Angela Merkel, Francois Hollande, and Vladimir Putin held closed-door talks for hours on the Ukraine conflict. The leaders agreed to work on a joint document to implement a truce.
France's Francois Hollande and Germany's Angela Merkel left Moscow after several hours of talks with Russian President Vladimir Putin without reaching an agreement to resolve the crisis in Ukraine. There were no photo-ops with handshakes or smiles, no press conference, only three tense faces around a small table in an ornate room in the Kremlin.
"The talks are over. They were substantial and constructive," Putin's spokesman Dmitry Peskov said. "Work is now under way to prepare the text of a possible joint document to implement the Minsk agreements," Peskov added.
"On the basis of a proposal by Germany's chancellor and France's president, a possible joint document to implement the Minsk agreement will now be worked on," Merkel spokesman Steffen Seibert said.
The last-minute dash to Moscow is the first for Merkel since the start of the Ukraine crisis while Hollande made a brief stopover in December. The European duo hoped to curb the rising tide of violence in eastern Ukraine between government forces and pro-Russian separatists, but no one was particularly optimistic about the outcome of the meeting.
The French president said he and Merkel would present "a new proposal for a comprehensive settlement based on the territorial integrity of Ukraine," to Putin and denied rumors that the plan actually came from the Kremlin.
Speaking in Berlin before her own flight to Moscow, Chancellor Merkel said she was "convinced that there is no military solution to this conflict," but took a realistic view of her Russian trip, saying no one could be sure they would "manage to achieve a truce through these talks."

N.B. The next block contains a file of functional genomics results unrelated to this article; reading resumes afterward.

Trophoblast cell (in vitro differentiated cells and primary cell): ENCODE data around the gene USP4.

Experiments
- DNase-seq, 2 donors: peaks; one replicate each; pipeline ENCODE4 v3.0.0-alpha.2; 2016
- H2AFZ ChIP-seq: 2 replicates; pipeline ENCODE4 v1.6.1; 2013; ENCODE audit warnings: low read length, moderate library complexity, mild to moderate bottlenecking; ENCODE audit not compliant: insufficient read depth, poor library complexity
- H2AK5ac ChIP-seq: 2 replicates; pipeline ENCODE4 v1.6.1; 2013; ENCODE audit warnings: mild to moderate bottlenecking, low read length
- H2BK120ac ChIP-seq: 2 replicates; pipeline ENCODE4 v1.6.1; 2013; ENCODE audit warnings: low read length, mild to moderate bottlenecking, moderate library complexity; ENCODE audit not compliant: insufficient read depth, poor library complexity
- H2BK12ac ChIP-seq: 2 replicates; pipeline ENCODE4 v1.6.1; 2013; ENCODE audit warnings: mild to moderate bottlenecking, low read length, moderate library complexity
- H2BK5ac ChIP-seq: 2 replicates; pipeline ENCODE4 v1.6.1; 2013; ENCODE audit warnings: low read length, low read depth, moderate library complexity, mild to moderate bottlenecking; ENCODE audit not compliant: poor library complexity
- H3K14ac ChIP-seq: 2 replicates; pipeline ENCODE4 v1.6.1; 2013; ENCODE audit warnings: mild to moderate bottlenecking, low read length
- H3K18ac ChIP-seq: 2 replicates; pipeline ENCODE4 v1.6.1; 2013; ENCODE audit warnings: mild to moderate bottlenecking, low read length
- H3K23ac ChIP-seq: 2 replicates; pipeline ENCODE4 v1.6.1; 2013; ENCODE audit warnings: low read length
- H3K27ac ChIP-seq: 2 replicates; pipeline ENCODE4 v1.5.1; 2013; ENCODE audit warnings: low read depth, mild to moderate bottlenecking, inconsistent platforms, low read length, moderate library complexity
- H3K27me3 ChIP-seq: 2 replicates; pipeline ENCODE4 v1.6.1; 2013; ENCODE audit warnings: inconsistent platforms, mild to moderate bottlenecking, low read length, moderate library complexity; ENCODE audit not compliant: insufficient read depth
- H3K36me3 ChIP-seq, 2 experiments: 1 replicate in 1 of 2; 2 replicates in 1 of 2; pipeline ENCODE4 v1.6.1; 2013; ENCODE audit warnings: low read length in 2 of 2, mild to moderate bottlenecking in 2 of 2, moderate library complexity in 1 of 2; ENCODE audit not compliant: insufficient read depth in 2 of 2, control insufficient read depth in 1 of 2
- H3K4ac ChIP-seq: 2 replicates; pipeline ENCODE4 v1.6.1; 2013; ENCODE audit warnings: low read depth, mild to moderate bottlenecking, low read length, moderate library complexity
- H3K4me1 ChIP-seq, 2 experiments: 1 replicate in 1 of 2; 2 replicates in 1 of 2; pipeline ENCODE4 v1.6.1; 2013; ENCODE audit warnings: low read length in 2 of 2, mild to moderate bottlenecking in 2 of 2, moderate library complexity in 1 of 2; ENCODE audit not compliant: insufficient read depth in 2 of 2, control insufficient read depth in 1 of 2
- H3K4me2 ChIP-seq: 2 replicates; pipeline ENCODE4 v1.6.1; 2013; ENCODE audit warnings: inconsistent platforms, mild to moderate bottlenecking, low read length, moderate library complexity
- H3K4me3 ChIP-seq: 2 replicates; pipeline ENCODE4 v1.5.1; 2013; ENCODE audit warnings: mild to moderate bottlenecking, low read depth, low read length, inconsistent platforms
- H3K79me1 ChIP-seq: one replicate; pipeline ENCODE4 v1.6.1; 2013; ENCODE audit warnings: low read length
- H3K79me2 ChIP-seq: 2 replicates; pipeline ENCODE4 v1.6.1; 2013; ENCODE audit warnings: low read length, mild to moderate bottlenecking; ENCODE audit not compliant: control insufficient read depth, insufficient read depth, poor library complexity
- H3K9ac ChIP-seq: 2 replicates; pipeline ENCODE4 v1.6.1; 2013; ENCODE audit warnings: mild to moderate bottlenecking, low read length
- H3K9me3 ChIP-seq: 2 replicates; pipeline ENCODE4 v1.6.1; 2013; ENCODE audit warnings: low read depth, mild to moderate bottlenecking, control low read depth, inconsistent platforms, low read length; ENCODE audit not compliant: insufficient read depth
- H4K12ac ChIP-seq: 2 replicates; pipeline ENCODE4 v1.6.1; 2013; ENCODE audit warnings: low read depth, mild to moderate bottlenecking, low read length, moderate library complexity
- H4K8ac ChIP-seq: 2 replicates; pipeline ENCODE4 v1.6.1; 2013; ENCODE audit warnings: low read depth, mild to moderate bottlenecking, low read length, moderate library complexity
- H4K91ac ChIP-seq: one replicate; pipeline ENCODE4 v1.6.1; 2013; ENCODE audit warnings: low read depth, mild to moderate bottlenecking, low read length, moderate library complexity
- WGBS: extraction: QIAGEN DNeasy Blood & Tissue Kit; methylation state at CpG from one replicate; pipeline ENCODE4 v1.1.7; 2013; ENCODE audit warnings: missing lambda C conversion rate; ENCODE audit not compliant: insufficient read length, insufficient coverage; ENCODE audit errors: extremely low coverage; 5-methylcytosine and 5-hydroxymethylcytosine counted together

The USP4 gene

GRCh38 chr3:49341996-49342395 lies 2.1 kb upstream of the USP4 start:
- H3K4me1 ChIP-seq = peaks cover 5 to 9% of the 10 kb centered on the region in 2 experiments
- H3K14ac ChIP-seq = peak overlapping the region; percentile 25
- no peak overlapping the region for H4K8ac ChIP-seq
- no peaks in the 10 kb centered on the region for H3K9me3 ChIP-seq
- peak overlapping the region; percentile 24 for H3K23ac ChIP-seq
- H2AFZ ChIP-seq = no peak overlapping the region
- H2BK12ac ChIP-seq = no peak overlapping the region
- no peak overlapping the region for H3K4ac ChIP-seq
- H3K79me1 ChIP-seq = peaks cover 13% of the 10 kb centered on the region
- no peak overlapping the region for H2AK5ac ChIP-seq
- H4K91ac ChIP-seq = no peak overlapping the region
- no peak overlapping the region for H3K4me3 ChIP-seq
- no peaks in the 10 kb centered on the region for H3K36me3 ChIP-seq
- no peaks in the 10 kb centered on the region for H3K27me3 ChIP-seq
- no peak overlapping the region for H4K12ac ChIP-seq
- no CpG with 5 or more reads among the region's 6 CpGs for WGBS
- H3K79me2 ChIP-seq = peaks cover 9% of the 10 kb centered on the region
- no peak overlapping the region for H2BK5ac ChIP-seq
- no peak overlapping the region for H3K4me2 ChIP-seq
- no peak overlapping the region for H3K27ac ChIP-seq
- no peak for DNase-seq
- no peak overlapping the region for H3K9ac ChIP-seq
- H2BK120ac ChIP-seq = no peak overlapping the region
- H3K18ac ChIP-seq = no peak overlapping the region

An official speaking anonymously to Reuters news agency said that it is unlikely Putin would make any concession, as he "does not appear to have any incentive to back down now" while the separatists are gaining ground.
Top NATO commander Philip Breedlove also warned on Friday that any ceasefire must be monitored by a group like the Organization for Security and Cooperation in Europe (OSCE), because the last truce agreed upon in Minsk in September was used by the separatists to regroup and rearm.
Ukraine at the top of the agenda in Munich
The situation in Ukraine also took highest priority at an international security conference in Munich, where the debate over whether or not to arm Ukraine showed cracks between the EU countries, who flatly rejected such an idea, and the United States, which appears to be considering it.
Ursula von der Leyen opened the conference attended by dozens of world leaders and defense ministers
In her opening speech at an international security conference in Munich, Merkel's defense minister, Ursula von der Leyen, warned that arming Ukraine - something Ukrainian officials have repeatedly asked for - could backfire.
"The support with arms from Russia to the separatists is potentially unlimited. And do we really count on being able to provide as many arms to the Ukrainian army that they could potentially conquer the other side?" von der Leyen asked the conference.
British Defense Secretary Michael Fallon echoed von der Leyen's concerns, saying that sending weapons would only "escalate the conflict."
The Franco-German peace effort is an attempt to reestablish a truce to a conflict that has killed more than 5,000 people before European leaders met next week to discuss imposing new economic sanctions on Russia.
es/bw (AP, AFP, Reuters)